Urban Heat Island Effects

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High summer temperatures and an abundance of asphalt surfaces in the Central Arizona-Phoenix LTER study area create conditions for urban heat islands.

The Urban Heat Island Effect (UHI) is when a city is significantly warmer than the outlying rural area due to the preponderance of concrete and asphalt surfaces that store heat during the day and release it at night. While urban heat islands exist in most large cities, the Phoenix metropolitan area has presented a special case for the study of this phenomenon because of its rapid growth over the last 30 years and the already high summertime temperatures experienced in the valleys of the Sonoran Desert.

The emergence and intensification of Phoenix's UHI represents an important stressor on humans in the city. CAP researchers found that the UHI varies greatly in space, mirroring the physical heterogeneity of the urban landscape. Variations in amounts and distributions of soil, impervious surface, and vegetation in urban and suburban areas can either exacerbate or ameliorate the UHI. Superimposed on this are spatially variable demographic characteristics of the human population. As a result, extreme temperatures are distributed unevenly among neighborhoods, with minority, low-income, and elderly residents at greatest risk for exposure to high heat.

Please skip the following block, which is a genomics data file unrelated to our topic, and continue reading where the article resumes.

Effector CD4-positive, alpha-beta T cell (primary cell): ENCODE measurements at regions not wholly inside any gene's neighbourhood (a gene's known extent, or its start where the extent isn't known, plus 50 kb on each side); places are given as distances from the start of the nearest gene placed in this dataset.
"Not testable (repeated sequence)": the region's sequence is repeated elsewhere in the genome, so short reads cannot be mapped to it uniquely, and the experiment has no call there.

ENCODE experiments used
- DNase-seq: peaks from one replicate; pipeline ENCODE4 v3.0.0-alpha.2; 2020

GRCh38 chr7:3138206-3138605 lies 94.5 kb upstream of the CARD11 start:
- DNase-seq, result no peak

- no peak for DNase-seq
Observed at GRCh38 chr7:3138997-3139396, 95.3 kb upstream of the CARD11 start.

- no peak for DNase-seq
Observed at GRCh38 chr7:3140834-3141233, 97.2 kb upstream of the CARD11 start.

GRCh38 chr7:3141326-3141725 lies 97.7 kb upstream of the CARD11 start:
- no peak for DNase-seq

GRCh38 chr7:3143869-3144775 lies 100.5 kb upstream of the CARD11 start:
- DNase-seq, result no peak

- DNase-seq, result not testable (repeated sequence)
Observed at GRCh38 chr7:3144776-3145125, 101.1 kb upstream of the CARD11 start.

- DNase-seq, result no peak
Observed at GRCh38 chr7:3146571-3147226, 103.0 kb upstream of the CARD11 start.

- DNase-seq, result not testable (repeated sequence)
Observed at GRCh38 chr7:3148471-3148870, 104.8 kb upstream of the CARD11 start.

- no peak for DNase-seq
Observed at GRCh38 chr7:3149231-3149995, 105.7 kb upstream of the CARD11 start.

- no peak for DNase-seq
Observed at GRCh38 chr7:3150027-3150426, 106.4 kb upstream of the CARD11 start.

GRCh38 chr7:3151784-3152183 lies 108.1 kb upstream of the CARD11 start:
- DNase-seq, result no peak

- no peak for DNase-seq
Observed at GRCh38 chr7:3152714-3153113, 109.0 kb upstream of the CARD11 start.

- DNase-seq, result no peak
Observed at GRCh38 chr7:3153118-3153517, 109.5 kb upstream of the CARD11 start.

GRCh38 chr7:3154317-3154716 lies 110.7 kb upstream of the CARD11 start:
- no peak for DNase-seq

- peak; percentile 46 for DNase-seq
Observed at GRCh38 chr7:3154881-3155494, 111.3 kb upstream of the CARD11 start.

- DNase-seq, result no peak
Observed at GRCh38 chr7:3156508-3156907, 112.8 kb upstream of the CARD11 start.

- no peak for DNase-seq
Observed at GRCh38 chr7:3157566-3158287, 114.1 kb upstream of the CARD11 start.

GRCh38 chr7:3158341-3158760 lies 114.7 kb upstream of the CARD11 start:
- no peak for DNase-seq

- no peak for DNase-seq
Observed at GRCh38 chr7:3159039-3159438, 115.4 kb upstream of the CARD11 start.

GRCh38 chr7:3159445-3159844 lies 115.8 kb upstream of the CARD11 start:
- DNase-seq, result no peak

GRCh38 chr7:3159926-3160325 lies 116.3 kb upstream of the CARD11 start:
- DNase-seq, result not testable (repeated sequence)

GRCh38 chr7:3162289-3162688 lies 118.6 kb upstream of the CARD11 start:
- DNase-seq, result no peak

For further reading: 
Jenerette, G. D., S. L. Harlan, A. Brazel, N. Jones, L. Larsen, and W. L. Stefanov. 2007. Regional relationships between vegetation, surface temperature, and human settlement in a rapidly urbanizing ecosystem. Landscape Ecology 22(3):353–365.
Harlan, S. L., A. Brazel, L. Prashad, W. L. Stefanov, and L. Larsen. 2006. Neighborhood microclimates and vulnerability to heat stress. Social Science & Medicine 63:2847-2863.
Baker, L.A., A. J. Brazel, N. Selover, C. Martin, N. McIntyre, F. R. Steiner, A. Nelson, and L. Musacchio. 2002. Urbanization and warming of Phoenix (Arizona, USA): Impacts, feedbacks, and mitigation. Urban Ecosystems 6(3):183-203.
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